There was a lot of buzz — and not necessarily the good kind of buzz — surrounding bad-boy director Abel Ferrera’s “Welcome to New York,” his fictionalized account of the Dominique Strauss-Kahn scandal, which was screened on Saturday for press and market ahead of its VOD-only release in France (a theatrical rollout is planned for America later in the year). I was busy seeing the enigmatic and dreamy Italian competition entry “Le Meraviglie” (“The Wonders”) by Alice Rohrwacher during the screening and wild after-party, which reportedly vied with the film for obscenity and grotesquery. In the wake of the film’s release, Strauss-Kahn’s lawyer said that the former International Monetary Fund chief planned to sue Ferrara for defamation. (DSK is reportedly “heartbroken and terrified” and refuses to see the film.)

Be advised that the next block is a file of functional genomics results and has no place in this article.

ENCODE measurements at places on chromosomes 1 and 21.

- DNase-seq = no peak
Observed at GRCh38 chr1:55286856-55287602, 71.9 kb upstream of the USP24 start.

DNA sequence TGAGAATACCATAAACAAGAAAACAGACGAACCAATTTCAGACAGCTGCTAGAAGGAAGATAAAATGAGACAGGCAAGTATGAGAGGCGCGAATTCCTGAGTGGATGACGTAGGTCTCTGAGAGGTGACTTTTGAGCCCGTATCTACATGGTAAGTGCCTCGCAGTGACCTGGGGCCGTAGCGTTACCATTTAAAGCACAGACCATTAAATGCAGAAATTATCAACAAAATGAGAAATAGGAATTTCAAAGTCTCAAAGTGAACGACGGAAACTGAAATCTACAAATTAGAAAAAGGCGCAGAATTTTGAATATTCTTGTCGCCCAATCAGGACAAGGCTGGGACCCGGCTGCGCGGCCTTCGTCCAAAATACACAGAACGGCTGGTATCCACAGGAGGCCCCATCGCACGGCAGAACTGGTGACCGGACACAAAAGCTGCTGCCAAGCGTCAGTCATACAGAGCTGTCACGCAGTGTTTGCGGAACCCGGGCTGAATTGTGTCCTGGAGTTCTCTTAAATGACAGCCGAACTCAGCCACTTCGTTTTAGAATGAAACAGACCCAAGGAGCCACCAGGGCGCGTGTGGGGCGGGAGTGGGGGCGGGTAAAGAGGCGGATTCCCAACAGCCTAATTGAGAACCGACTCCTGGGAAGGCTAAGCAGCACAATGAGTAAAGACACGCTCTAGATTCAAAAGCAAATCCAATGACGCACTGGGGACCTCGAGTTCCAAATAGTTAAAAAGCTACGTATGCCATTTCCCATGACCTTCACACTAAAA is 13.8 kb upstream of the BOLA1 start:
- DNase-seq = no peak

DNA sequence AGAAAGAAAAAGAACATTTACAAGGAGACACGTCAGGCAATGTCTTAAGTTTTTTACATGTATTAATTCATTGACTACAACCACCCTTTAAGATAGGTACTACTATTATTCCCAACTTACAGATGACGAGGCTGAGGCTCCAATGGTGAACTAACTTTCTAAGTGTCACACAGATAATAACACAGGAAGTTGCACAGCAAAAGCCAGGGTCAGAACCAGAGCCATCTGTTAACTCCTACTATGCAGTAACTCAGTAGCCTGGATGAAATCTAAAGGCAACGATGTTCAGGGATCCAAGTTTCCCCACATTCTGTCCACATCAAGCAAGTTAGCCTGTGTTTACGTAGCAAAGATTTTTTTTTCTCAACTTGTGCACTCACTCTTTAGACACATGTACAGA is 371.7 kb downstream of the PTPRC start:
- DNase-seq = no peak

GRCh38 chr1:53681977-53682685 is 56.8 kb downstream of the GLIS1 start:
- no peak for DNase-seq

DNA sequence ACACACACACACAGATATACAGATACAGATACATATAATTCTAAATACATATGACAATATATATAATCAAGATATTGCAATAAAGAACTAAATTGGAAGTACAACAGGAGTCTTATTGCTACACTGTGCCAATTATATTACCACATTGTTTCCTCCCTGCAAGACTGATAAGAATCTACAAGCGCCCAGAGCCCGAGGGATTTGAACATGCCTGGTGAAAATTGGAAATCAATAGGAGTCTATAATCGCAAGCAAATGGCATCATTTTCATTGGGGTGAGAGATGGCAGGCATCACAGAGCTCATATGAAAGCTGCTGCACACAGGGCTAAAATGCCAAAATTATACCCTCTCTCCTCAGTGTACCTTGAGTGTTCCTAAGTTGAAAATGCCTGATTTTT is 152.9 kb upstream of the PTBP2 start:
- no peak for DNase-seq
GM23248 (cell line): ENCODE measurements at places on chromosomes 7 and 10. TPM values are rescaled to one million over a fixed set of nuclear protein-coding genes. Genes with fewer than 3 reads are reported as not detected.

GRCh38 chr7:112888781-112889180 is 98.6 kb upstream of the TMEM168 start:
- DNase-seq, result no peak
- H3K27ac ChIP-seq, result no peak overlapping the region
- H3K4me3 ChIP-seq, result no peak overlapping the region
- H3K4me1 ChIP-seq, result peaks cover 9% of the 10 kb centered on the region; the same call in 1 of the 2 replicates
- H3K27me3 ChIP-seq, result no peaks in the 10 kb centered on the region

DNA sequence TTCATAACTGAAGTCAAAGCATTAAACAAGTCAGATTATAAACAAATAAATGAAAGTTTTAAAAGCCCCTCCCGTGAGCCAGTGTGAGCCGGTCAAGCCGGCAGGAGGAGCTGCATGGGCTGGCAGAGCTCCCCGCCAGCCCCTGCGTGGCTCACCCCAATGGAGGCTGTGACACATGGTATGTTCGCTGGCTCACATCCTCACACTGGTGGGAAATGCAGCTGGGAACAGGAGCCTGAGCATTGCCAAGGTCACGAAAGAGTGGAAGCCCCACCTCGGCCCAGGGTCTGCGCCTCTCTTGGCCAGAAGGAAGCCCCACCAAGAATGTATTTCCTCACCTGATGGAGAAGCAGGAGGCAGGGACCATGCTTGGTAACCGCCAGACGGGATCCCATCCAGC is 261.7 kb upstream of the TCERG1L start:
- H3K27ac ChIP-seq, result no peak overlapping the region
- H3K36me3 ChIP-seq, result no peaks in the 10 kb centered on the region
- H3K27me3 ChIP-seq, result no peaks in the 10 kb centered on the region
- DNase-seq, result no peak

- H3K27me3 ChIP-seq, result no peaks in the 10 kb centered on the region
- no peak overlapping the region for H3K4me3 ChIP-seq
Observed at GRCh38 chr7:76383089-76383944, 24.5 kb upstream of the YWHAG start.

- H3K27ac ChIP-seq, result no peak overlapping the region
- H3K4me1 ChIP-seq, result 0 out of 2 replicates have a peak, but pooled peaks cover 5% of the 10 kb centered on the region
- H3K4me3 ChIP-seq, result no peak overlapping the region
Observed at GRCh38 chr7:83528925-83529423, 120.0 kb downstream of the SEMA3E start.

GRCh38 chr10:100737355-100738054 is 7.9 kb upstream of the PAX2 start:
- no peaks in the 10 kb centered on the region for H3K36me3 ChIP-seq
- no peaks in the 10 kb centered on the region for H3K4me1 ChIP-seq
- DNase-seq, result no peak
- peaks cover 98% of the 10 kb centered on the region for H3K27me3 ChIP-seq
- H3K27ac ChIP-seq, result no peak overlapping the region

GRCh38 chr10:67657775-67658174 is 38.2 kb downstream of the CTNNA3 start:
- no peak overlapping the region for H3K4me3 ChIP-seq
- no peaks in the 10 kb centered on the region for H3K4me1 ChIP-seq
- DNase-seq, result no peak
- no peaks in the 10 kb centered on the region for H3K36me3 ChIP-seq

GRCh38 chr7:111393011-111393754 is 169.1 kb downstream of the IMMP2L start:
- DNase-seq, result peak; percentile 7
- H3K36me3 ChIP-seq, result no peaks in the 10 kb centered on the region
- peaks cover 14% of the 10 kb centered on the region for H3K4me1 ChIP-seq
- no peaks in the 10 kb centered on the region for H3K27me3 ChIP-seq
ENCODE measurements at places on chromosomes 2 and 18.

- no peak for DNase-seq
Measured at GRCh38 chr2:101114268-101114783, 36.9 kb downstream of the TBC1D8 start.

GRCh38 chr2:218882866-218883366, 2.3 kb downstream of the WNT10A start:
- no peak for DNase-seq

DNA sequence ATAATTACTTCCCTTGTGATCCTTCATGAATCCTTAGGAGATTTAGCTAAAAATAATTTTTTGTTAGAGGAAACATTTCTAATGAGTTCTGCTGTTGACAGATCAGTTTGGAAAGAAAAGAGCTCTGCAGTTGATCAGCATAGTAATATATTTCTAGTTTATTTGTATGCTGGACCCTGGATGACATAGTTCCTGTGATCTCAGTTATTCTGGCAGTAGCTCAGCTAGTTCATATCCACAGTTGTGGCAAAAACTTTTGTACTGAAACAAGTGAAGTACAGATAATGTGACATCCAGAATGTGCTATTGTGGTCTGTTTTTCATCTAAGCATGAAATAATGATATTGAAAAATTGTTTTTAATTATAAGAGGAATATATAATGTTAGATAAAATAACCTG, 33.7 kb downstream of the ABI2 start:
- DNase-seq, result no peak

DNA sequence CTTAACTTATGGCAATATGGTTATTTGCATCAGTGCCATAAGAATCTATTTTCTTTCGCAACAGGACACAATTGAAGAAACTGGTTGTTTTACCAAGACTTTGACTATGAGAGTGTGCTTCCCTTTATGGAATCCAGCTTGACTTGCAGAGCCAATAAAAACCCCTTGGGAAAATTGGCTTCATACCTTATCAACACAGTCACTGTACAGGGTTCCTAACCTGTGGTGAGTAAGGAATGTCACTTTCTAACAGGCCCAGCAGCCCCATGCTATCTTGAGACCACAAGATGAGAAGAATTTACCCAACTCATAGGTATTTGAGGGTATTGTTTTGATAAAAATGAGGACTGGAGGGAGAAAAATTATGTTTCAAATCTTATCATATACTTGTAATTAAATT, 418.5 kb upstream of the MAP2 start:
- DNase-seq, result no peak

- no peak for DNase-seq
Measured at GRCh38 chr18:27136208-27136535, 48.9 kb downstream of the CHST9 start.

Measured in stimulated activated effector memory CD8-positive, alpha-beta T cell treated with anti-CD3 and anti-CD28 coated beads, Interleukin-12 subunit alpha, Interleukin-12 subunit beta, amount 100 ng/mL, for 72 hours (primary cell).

After a long, party-studded weekend on the Croisette, David Cronenberg’s celebrity satire “Maps to the Stars” debuted in competition. With an all-star cast (Julianne Moore, John Cusack, Robert Pattinson), the Canadian auteur’s first film shot in L.A. works best when savaging Hollywood culture, name-dropping (“Harvey’s producing and you know Harvey. Harvey is Harvey,” is one of the gems in Bruce Wagner’s screenplay), and mocking the lifestyles of the rich and weird. But the film is so busy making fun of child stars, personal shoppers, the vanity of aging actresses — shades of Billy Wilder’s “Sunset Boulevard” — and quack New Age therapists that it doesn’t bother to stop and think what it’s all about. There is also a central incest drama to the film, which creates an accidental resonance with Keren Yedaya’s “That Lovely Girl,” which was profiled in an earlier festival post.
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